When he was 13, Brian Michael Bendis decided he wanted a career in comics. But unlike the vast majority of 13-year-olds who share the same fantasy, Bendis actually acted on it. He worked on illustrating and writing, picking up newspaper gigs in his hometown of Cleveland, and moving up the comic book ranks to arrive at Marvel. There, he wrote the Ultimate Spider-Man in 2000, and New Avengers in 2004.
Today he’s one of the writers guiding the $4 billion Marvel universe, and oversees the PlayStation Network TV series, Powers, based on his dark comic book series that follows a pair of detectives who investigate cases involving people with superhuman abilities. With the golden age of Hollywood comic adaptations upon us, Bendis likes how dark it’s all getting.
THE RED BULLETIN: We’ve seen comic movies go much darker with Batman vs. Superman: Dawn of Justice and even Captain America: Civil War. How has that influenced the audience for Powers, which is also a dark comic series?
BRIAN MICHAEL BENDIS: There’s a sizeable difference in tone between Batman vs. Superman and Civil War. And that’s always been the case. For mainstream movies the tone has to be just right. It’s really beautiful bit of alchemy that you have to really think about in every scene. Having worked for years on the Marvel Creative Committee, most of our conversations were just about that – “Where is the line? How much edge is too much edge? Where does it fall into nihilism and hopelessness?”
From the earliest days of Marvel Comics—due to Stan Lee’s flash of genius—there have been real problems and real emotions: “If I had super powers, my life wouldn’t change, and my worries wouldn’t change.” That kind of universal stuff is really what connects people to these characters. That’s why they’ve lasted for decades and decades and not the normal pop culture shelf-life of two to five years that most things have.
The Marvel Creative Committee sounds like a name ripped from the pages of a comic book.
I have a front row seat with a lot of Marvel stuff, so it’s almost not fair because I really get to see how the sausage is made at the early stages. I was there for the conversations about should we even do a Guardians of the Galaxy movie? This is a studio that could easily just pump out an Iron Man movie every 16 months and be very successful, but instead they want to do Ant-Man and Guardians.
And during the earliest conversations about who the Guardians are we talked about this being Marvel’s Star Wars—and this is before there was even a hope that there would be another great Star Wars movie. I did my research and Star-Lord (played by Chris Pratt in Guardians) ends up having one of the best origin stories of any character in Marvel or DC. It just isn’t as well known, but it’s really up there with Superman and Spider-Man. And I got completely crazy about how great this landscape was and ended up writing the book the year before the movie came out.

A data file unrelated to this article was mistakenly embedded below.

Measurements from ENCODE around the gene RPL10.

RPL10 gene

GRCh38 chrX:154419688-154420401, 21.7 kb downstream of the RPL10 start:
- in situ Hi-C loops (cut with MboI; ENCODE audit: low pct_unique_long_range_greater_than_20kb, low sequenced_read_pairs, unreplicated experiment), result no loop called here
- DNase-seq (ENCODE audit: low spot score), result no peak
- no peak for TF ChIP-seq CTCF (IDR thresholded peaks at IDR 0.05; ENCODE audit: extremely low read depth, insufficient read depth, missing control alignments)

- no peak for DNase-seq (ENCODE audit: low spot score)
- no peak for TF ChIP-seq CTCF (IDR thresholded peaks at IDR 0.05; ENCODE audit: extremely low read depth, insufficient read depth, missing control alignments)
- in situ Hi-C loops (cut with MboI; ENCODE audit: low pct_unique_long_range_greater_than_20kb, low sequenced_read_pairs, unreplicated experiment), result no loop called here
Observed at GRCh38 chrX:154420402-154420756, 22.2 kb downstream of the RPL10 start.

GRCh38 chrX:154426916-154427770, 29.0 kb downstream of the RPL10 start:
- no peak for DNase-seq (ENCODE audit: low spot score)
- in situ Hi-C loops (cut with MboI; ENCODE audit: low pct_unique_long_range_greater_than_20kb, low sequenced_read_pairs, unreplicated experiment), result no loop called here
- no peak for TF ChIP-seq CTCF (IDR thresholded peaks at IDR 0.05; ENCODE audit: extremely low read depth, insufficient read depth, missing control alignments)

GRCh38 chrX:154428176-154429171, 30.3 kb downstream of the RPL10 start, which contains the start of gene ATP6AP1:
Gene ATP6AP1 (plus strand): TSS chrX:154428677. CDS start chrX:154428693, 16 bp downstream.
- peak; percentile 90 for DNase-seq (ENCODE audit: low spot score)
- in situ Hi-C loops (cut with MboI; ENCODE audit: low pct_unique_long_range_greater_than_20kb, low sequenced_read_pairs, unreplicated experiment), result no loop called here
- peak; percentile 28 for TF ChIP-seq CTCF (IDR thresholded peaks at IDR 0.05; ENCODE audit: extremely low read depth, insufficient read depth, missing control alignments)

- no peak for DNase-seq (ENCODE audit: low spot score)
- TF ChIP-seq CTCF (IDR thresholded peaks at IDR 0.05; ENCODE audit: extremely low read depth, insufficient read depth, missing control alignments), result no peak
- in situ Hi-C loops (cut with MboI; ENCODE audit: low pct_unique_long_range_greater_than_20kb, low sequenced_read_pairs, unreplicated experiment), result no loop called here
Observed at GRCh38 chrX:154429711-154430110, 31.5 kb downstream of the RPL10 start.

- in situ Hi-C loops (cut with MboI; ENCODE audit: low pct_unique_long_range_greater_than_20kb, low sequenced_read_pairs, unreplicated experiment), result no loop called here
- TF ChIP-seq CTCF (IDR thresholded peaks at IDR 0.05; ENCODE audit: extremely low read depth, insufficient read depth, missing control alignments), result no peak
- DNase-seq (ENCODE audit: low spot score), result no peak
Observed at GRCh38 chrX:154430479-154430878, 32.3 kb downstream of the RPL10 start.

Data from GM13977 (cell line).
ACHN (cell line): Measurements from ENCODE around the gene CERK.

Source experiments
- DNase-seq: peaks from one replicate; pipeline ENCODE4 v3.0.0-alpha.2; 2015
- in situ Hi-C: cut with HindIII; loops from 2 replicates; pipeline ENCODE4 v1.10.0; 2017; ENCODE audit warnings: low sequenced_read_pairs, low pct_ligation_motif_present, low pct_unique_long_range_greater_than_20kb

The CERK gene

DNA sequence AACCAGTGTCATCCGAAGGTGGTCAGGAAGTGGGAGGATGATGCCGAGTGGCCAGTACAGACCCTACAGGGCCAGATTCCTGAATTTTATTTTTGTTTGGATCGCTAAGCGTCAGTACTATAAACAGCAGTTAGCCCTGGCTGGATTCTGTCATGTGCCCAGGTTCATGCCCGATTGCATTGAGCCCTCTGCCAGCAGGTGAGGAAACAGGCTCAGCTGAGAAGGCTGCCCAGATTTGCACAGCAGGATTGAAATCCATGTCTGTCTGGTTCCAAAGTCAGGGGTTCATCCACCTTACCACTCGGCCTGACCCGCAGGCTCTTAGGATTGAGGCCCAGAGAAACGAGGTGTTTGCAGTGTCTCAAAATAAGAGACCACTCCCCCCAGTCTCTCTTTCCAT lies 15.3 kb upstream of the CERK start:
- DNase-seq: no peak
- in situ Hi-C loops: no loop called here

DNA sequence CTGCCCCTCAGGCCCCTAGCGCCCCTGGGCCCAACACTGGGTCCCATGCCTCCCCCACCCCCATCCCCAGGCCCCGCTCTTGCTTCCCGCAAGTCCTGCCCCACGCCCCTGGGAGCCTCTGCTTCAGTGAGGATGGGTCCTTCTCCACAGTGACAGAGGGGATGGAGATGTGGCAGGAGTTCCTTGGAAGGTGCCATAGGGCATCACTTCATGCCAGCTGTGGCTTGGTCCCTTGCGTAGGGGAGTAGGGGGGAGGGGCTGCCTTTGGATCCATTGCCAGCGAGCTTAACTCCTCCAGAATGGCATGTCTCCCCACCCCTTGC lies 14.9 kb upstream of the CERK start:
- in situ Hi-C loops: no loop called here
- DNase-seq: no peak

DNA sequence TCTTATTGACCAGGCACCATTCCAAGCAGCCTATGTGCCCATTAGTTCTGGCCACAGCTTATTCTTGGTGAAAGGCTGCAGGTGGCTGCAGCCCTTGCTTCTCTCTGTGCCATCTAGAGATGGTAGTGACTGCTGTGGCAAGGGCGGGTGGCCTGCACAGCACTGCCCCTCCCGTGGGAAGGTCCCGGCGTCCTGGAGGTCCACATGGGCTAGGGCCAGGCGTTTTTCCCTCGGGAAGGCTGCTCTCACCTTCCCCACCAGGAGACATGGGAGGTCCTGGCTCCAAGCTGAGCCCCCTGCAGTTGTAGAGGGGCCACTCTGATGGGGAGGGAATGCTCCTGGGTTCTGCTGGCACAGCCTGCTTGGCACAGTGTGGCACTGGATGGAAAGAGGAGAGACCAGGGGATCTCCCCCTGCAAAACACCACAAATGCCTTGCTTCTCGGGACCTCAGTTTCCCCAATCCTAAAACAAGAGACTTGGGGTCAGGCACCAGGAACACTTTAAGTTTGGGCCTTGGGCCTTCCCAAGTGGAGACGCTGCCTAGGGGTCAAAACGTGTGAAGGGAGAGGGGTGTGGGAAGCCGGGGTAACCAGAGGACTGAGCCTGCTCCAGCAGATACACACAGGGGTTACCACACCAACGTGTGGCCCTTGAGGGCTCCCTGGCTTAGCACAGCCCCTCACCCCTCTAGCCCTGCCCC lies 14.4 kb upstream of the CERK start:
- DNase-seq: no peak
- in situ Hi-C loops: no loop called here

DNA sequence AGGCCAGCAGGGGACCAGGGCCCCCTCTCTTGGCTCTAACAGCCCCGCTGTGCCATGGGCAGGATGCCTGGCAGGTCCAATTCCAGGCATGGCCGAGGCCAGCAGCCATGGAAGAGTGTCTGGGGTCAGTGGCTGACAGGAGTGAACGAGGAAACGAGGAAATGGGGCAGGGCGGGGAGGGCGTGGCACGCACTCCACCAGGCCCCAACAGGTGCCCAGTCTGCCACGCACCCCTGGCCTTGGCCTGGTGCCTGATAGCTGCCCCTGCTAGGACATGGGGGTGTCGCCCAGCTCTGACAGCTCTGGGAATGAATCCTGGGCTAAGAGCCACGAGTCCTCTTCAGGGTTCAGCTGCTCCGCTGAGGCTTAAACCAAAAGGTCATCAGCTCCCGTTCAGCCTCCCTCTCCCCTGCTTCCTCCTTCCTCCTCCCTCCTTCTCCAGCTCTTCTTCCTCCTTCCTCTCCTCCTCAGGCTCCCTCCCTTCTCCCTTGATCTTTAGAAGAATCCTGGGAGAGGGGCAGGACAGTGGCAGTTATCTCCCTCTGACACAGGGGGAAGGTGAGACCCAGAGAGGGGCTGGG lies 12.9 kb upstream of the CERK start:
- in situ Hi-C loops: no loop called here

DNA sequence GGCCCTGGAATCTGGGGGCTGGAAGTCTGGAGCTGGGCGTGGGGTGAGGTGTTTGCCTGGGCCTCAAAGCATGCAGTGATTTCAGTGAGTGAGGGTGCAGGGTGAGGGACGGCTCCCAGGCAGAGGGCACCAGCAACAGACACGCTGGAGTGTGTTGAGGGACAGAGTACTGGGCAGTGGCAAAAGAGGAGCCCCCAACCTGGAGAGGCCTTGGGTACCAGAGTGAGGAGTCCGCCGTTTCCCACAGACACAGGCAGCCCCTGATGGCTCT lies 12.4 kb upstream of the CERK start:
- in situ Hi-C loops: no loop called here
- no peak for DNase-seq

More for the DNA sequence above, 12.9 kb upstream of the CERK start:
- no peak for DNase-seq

What impact do you feel the success of Deadpool—darker and more sarcastic than your average hero—will have on comic movies going forward?
Deadpool couldn’t be more adult, and it was just exactly the right tone for exactly the right character. My fear is that they’re going to try to apply the Deadpool insanity to characters that don’t do that. That’s just not the right thing to do. So when you see things misfire, it’s almost always about that tone. It’s fascinating to watch when it doesn’t work. And then when it works perfectly—and having read so many drafts of Civil War and watching all the pieces come together—it’s so wonderful that they just keep stacking stuff into this movie and still have it be about something.
Seems like comic book adaptations are finding their way on to TV more than film nowadays. Why is that?
Everybody wants to get a movie made of their comic book, but when you really look at them, that connection between serialized television and comic books is much closer than with movies. It’s the language of the storytelling, where these long-form ideas really take their time and you can explore them from all these different angles. I find it interesting that so many “alternative comics” are finding such mainstream success as a television show, that the hook of these indie comics are just mainstream TV show ideas. People are clearly eagerly looking for other things. When Powers came out as a comic book, we were like ‘here’s a more mature, adult angle.’ We would parody stuff; we would get sexy when we got sexy; we would get violent when we got violent. Here’s a book by adults for adults. And now here we are in the television landscape and it just so happens that there are more superhero TV shows than there ever was in our whole lives, and now Powers fills that same role. We’re like this other thing, and that’s pretty cool.